View Full Version : Trailer tire selection time

Last Tango
07-16-2013, 09:01 PM
So it is time for me to replace the tires on my trailer for my 22ZX.

The trailer is a Loadmaster, all aluminum, dual axle, all four wheel disc brakes, with hydraulic surge brakes and electrical cut-out for reverse. It is the trailer supplied by Donzi when I bought my boat new in 2006. Even stamped into the frame to say so.

Anyway, it has the original Goodyear Marathon Radial ST205/75 R 14 tires on it. Those are being replaced. Tire Rack has them, and so do a couple others, but I was looking to shop around a little.
Walmart has that size trailer-specific tire already mounted on a shiny new galvanized steel wheel, but they are a brand I have never heard of, and they are NOT radials - they are bias ply. Yes, West Marine has tires and wheels, too. And I am certain my local favorite tire store will be happy to order something for me and mount and balance them.

So my discussion questions are:

Is it OK to change out the four old original radials for the off-the-shelf Walmart "specials" that are Bias Ply or should I stick to just replacing the existing Goodyears specifically with new radials? I actually prefer the radials (in my head), because that is what the factory chose to spec. But I am open to your rebuttals for the cheaper priced bias ply. The radials have really stood up well considering all the miles on them verses the bias ply tires on my 2001 Classic 18 trailer tires which wore out pretty quickly (single axle trailer, no brakes).

Walmart also offers a trailer-specific wheel/tire combo in 15" (verses my current 14"). Any reason I should not go ahead and select the larger diameter wheels? Any benefit? There appears to be ample vertical and horizontal clearance under the fenders for a much taller tire.

If I buy the Goodyear radials again, can I mount them on brand new old-school 14" chromed steel Cragar S/S mags? Will those four wheels be strong enough for trailering a gross load of 5500 lbs? I realize the stupidity of chromed steel wheels in brackish and salt water launchings, but if I hose them down each time I get home will they at least be safe while they get rusty. LOL!

Any other hot ideas?

07-16-2013, 09:43 PM

07-16-2013, 10:28 PM
Stick with trailer tire specific tires there is a difference, I've had good luck with the Goodyear marathons, I trailer about 5,000 miles a year on a single axle and I wouldn't put anything but a trailer tire on my trailer.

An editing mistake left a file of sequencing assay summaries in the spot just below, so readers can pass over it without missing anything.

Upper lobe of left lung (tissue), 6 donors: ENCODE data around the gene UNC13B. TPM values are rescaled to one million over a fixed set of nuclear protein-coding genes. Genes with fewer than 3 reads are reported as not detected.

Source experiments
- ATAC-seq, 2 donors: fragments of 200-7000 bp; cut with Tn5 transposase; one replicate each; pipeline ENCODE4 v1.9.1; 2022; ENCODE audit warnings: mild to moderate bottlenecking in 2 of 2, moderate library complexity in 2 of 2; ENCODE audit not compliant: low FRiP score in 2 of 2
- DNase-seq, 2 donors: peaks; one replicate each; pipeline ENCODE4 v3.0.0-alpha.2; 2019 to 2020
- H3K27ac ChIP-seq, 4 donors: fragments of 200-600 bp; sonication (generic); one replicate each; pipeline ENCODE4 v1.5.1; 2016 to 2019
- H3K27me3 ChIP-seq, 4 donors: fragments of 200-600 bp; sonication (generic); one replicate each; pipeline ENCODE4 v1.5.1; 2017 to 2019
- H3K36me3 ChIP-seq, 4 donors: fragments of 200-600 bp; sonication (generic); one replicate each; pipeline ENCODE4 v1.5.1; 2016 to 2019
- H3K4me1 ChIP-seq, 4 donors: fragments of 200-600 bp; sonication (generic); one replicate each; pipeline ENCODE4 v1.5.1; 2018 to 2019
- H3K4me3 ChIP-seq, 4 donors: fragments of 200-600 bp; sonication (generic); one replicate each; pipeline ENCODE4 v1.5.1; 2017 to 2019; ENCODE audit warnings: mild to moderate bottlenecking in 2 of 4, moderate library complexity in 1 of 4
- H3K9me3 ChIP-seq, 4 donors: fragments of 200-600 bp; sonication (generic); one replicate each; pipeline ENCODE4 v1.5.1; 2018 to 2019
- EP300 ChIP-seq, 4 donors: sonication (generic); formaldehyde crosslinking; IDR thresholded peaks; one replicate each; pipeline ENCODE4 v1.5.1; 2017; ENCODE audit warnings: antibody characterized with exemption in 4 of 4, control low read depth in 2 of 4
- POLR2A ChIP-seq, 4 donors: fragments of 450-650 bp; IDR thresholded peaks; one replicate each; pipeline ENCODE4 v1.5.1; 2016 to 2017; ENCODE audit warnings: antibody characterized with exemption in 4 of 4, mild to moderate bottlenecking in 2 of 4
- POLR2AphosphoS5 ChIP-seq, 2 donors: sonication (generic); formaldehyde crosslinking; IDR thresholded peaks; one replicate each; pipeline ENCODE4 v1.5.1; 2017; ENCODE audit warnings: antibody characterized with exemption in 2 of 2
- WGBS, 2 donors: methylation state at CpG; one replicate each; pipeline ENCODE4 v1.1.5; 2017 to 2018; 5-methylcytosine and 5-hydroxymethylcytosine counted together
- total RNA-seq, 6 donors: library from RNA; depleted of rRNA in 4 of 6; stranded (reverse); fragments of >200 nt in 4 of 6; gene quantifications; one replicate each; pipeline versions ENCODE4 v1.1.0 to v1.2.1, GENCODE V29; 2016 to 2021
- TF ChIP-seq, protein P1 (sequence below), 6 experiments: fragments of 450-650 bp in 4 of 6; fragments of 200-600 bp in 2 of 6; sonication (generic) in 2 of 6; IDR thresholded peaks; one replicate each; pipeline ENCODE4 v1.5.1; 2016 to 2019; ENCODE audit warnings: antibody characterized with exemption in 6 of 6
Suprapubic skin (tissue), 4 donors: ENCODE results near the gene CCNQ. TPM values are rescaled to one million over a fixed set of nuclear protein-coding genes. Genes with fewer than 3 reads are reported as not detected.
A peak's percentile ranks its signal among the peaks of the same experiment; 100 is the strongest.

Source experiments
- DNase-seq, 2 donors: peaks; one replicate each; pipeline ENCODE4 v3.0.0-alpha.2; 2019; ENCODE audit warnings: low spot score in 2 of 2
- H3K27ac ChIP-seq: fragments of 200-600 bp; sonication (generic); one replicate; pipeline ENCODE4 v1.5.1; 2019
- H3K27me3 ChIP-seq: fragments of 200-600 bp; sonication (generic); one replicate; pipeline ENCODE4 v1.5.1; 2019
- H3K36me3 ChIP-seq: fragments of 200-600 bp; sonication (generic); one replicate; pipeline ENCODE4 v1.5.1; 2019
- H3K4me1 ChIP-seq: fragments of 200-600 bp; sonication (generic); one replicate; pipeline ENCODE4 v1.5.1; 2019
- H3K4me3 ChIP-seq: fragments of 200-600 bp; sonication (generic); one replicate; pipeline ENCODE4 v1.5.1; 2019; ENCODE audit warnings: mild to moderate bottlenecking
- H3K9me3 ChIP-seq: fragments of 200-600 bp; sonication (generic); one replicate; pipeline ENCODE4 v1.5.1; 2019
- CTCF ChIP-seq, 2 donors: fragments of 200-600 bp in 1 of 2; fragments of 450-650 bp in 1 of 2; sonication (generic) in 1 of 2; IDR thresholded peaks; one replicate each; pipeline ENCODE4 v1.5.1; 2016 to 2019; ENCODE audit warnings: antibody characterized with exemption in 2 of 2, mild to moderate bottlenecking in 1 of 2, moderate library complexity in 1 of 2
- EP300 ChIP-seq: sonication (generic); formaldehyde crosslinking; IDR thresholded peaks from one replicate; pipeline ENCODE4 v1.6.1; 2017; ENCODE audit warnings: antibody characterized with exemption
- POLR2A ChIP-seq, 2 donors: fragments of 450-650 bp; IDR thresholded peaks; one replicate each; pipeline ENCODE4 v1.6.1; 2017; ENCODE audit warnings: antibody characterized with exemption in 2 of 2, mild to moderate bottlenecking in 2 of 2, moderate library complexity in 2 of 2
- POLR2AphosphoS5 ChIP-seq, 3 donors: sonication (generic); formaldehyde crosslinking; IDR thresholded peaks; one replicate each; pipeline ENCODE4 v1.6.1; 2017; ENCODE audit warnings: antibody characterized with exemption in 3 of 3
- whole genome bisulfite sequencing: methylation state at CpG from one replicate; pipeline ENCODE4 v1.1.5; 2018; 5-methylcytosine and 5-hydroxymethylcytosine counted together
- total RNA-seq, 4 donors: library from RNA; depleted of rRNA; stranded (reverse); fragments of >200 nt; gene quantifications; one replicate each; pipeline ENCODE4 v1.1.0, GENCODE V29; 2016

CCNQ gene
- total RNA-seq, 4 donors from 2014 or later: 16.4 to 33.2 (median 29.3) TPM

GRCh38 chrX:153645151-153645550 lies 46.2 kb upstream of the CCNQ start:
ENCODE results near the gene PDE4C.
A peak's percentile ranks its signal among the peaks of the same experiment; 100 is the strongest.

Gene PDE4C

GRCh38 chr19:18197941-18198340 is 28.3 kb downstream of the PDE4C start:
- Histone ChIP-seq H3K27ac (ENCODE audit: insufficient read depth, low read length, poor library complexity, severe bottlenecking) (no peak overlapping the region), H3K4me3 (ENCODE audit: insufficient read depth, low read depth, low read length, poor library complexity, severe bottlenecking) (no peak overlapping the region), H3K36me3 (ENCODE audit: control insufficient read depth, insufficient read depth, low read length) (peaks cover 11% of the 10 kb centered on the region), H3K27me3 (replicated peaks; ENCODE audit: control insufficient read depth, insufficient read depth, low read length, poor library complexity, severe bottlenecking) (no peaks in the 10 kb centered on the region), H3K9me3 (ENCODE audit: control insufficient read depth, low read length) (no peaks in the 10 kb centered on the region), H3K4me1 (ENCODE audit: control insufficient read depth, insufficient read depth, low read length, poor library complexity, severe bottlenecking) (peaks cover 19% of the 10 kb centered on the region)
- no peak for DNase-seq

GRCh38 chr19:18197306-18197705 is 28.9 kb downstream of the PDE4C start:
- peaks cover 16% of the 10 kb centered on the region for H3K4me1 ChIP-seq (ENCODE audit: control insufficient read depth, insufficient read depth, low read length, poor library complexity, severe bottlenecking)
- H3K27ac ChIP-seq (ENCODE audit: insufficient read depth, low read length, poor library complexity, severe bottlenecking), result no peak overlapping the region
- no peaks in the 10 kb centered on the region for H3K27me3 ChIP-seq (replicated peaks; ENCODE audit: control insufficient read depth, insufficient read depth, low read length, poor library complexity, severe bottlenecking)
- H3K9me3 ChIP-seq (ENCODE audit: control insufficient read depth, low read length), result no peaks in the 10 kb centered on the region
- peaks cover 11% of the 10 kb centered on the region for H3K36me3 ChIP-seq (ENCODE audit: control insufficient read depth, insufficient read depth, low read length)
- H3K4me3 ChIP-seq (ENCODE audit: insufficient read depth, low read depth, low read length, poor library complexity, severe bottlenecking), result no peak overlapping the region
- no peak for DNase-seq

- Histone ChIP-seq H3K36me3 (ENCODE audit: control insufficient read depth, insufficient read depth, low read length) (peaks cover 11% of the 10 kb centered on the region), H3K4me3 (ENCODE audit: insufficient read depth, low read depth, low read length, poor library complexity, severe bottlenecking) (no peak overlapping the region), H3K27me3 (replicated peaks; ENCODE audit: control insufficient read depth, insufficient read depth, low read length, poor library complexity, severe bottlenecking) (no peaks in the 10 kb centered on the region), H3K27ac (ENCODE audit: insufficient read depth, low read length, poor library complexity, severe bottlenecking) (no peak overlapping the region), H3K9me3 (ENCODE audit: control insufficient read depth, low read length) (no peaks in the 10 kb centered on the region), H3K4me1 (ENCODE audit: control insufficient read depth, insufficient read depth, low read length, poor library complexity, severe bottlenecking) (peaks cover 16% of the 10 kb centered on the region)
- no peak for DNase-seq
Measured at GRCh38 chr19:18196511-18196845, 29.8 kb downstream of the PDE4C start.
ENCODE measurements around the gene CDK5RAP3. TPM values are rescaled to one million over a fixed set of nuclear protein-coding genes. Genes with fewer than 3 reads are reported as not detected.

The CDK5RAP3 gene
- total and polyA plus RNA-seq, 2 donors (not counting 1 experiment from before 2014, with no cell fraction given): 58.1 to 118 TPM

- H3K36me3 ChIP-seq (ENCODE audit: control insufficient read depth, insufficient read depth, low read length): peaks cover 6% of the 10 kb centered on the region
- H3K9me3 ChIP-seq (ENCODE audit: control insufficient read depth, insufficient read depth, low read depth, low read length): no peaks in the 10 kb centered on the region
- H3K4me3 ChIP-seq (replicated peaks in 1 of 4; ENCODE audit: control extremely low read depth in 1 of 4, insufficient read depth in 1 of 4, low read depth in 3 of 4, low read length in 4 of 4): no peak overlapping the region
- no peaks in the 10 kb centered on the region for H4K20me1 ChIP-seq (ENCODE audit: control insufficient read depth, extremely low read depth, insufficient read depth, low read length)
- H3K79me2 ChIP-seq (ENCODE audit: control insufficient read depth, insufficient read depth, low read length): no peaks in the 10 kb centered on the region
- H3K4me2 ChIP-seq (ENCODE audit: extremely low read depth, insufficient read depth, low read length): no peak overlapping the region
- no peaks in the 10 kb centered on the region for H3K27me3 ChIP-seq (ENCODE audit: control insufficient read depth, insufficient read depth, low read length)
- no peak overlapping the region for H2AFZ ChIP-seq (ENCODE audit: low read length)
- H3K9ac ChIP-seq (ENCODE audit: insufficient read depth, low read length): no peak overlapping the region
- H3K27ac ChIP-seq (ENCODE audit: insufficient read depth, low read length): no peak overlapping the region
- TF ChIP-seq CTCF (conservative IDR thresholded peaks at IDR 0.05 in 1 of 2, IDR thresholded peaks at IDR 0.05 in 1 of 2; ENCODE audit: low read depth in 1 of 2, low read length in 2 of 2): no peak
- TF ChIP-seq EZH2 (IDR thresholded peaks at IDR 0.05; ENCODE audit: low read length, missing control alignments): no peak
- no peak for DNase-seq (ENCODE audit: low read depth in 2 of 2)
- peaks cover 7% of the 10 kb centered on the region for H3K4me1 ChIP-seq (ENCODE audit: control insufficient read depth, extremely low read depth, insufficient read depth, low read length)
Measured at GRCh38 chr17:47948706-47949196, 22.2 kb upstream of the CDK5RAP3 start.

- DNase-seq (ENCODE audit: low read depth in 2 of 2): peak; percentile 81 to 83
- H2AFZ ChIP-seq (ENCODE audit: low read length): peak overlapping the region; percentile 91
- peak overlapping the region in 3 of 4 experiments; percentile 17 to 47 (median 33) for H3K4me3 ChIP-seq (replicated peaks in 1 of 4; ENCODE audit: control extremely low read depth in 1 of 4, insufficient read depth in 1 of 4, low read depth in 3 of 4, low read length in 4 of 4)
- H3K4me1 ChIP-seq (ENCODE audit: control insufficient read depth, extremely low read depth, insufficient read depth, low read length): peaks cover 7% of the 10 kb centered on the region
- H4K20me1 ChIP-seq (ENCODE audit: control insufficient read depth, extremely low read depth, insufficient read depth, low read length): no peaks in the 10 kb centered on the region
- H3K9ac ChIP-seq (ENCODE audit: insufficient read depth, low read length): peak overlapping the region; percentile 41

07-17-2013, 06:07 AM
I'm a tire guy. (Or at least I was for 15 years)

1) Stay with the radials.
2) "Trailer" specific tires manditory are in some states. And probably a good idea anyways.
3) Stay away from cheap "no name" or obscure brands from offshore.
4) Larger tires will hold more air and may have greater capacity. They may also have less revolutions per mile. Neither of these may be of benefit to you. They may also take more fuel to pull down the road and have irregular wear issues. You need to select the right tire for the job.
5) Craiger can supply the specs on the wheels to see if they are okay.

The Goodyear Marathon is a decent tire IMHO.

Carl C
07-17-2013, 07:48 AM
Woobs, how are trailer tires different? (not saying they aren't different, just wonder how)

07-17-2013, 08:13 AM
My 16's trailer came with bias ply, it was a pain to roll by hand. I put new radials on for the 1K run, with the radials I could move the trailer easily by hand.

To answer Carl's ?? trailer tires have stronger side walls, and like mentioned above are mandatory in most states.

07-17-2013, 08:33 AM
OK, yes ST tires are much preferred to regular car tires etc. but I don't use them due to their proneness to overheat and explode. I run Michelin E rated light truck tires on all of my trailers which are for my Donzi 22C, my Correct Craft, and a 30 foot Airstream. You have to switch to 16" wheels and the tires are expensive, but you literally don't have to worry at all if you are making long pulls. If you are making short lower speed runs, ST's are just fine. Remember that ST's are MAX rated at about 60 mph. Most of my pulls exceed that speed ;-)

07-17-2013, 09:17 AM
I don't know a lot about tire engineering, but, I assume that in some ways, trailer tires are like de-contented light truck tires.
For instance, trailer tires don't have to stand up to much side load like a truck tire does when steering, so that extra bit of material can be left out.
It seems like 15 years ago, light truck tires were available in a lot of smaller sizes......where have they gone? So in 13"-14"-and in 15", it seems like trailer tires are the only option.